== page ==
From there, the episode flashforwards to the present, where we meet 22-year-old Kate at college. By this point, she has highly-skilled archer and martial artist; however, her privilege has also made her somewhat reckless and impulsive, which leads to her mom having to replace her college's bell and clock tower after she accidentally destroys it on a dare. You get the sense she has too many superhero skills for her own good at this point, but that's part of the fun.

When Kate returns to the city, her mother drags her to a fancy fundraiser, where a wealthy man named Armand Duquesne reveals to Kate that Eleanor is engaged to her oily and smarmy boyfriend Jack. Kate isn't too pleased about this, but that discomfort turns to genuine concern when she follows Armand and Jack to a black-market auction happening underneath the party. There, she watches as Jack bids on the Ronin's sword, the weapon Clint Barton used during his vicious murder-spree in the post-Snap interregnum. Alas, the Tracksuit Mafia attacks the auction looking for a mysterious watch tied to Avengers Tower. Kate decides to put her years of training to use, borrows the Ronin costume, which was also up for sale, and tries to take on the Tracksuit Mafia on her own. (How does the Ronin suit fit her so well? Let's not ask these questions.) Kate manages to escape the fight with her life and a new friend, Lucky the Pizza Dog. (In the confusion, Jack absconds with the Ronin's sword.)  

Meanwhile, Clint and his kids are busy seeing Rogers: The Musical, which features a hilarious Battle of New York-set musical number called "Save the City" with the refrain "I can do this all day," yet another instance where we see how the world reacts to and metabolizes all of the superhero action (I found this musical far more compelling than anything the Spider-Man movies attempt to do in this regard.) Clint shudders the moment Nat appears on-stage because he's still processing her death in Avengers: Endgame. Following the show, Clint and his kids return to the hotel, where Clint watches a news report about the Ronin's return to New York City. So, he sets out to find this person before the Tracksuit Mafia does. I really like how both Renner and the show lean into Clint's world weary Everyman-ness, basically like the Fraction/Aja comic book.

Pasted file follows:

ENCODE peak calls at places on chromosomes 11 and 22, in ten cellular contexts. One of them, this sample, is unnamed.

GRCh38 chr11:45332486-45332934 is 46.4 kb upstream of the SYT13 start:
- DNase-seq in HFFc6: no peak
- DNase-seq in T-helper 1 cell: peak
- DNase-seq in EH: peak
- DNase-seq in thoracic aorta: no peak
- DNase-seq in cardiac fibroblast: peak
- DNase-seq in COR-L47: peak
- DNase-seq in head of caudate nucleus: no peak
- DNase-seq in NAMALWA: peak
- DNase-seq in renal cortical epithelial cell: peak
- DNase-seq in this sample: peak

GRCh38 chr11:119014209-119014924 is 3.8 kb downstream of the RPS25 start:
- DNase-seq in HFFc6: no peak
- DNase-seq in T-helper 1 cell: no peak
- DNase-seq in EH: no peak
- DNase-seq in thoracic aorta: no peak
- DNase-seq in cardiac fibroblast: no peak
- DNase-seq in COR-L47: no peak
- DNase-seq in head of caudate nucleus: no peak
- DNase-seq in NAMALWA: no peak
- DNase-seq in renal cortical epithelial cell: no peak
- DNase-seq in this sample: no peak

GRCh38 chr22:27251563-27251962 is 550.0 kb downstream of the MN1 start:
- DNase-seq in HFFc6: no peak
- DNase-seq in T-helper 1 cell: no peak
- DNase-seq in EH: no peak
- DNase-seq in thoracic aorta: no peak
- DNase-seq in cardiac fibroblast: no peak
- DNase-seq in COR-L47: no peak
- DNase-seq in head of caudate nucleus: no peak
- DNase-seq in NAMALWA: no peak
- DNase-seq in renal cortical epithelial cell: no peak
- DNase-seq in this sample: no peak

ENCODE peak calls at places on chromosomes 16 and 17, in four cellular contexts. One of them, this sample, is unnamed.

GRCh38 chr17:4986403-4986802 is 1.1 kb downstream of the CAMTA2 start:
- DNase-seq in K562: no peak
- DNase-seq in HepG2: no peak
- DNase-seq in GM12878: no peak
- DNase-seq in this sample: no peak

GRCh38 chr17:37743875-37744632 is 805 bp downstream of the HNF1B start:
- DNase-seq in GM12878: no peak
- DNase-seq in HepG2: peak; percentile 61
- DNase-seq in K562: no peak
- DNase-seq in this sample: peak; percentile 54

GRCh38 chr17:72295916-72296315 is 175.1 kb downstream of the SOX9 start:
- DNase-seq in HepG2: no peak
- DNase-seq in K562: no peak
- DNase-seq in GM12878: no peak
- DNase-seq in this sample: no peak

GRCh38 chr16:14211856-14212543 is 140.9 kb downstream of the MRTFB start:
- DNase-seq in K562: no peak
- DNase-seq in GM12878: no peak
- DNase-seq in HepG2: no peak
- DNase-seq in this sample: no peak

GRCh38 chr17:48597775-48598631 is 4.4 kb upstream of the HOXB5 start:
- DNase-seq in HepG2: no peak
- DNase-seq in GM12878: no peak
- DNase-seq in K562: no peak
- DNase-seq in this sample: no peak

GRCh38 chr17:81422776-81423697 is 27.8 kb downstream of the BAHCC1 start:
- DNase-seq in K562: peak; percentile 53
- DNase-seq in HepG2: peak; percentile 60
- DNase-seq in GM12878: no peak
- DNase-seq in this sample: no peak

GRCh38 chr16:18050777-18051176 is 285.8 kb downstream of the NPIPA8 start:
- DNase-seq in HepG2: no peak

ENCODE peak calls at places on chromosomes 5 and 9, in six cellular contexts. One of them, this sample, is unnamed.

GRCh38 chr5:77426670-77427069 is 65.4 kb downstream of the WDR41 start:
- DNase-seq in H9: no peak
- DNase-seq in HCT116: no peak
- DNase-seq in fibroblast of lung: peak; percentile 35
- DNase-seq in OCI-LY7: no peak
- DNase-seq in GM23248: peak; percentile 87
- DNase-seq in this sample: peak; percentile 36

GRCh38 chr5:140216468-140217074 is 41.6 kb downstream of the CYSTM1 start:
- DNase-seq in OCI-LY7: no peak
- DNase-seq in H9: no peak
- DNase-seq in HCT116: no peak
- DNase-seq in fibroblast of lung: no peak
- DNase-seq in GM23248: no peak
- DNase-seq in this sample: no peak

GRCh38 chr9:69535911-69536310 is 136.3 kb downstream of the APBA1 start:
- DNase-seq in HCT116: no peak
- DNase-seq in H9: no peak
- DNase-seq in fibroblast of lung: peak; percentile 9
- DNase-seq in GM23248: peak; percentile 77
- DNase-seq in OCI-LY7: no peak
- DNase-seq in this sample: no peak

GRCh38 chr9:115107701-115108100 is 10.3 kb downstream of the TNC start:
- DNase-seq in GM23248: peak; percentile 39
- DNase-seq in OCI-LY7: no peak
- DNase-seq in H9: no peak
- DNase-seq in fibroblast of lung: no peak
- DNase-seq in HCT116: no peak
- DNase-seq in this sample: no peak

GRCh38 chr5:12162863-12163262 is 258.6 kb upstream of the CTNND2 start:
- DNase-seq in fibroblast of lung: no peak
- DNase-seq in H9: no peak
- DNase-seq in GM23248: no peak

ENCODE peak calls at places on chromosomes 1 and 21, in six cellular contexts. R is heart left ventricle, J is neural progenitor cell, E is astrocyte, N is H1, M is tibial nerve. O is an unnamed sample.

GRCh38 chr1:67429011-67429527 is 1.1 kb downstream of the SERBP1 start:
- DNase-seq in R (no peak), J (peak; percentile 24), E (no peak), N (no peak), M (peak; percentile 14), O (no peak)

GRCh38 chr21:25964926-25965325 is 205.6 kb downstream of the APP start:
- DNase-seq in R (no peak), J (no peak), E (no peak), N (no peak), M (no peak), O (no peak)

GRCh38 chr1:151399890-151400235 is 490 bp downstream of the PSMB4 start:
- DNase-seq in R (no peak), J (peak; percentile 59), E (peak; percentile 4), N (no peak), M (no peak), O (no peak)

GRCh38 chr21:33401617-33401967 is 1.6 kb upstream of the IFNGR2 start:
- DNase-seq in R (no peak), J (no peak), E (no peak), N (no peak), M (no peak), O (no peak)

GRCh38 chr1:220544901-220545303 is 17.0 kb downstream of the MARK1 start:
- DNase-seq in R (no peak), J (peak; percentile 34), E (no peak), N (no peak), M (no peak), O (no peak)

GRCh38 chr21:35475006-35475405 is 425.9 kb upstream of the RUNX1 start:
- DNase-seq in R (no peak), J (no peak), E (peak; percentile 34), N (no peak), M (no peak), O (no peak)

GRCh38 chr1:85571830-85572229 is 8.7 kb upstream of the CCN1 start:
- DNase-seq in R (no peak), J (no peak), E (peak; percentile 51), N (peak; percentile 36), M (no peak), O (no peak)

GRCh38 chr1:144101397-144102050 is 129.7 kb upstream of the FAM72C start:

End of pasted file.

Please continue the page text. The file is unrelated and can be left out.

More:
Still suspicious about Armand, Kate throws the Ronin suit on and breaks into his massive home to investigate. Obviously, she finds his dead body in the middle of the living room, because what else was she going discover there; we all know where this story is going. As she flees the scene of the crime, the Tracksuit Mafia shows up for round two, and this time she's even more outnumbered than before. Thankfully, Clint shows up to lend her hand and help her escape as the episode ends.

Jeremy Renner as Clint Barton and Hailee Steinfeld as Kate Bishop in 'Hawkeye'
| Credit: Mary Cybulski/Marvel Studios

Whereas the first episode was focused on setting up where Kate and Clint are emotionally and putting the pieces in place, episode 2 wastes no time diving into their dynamic. As Clint leads Kate back to her apartment, Kate can't help but geek out about not only meeting her favorite Avenger, but also watching him do what he does: fight, look for tails, etc…I'll admit that I've never been a fan of Renner's Clint, but working with Steinfeld brings out something in him that makes him more compelling. Perhaps, it's the comedic contrast between Kate's youthful enthusiasm and Clint's exhaustion. I especially loved the duo's back and forth about Hawkeye's terrible branding.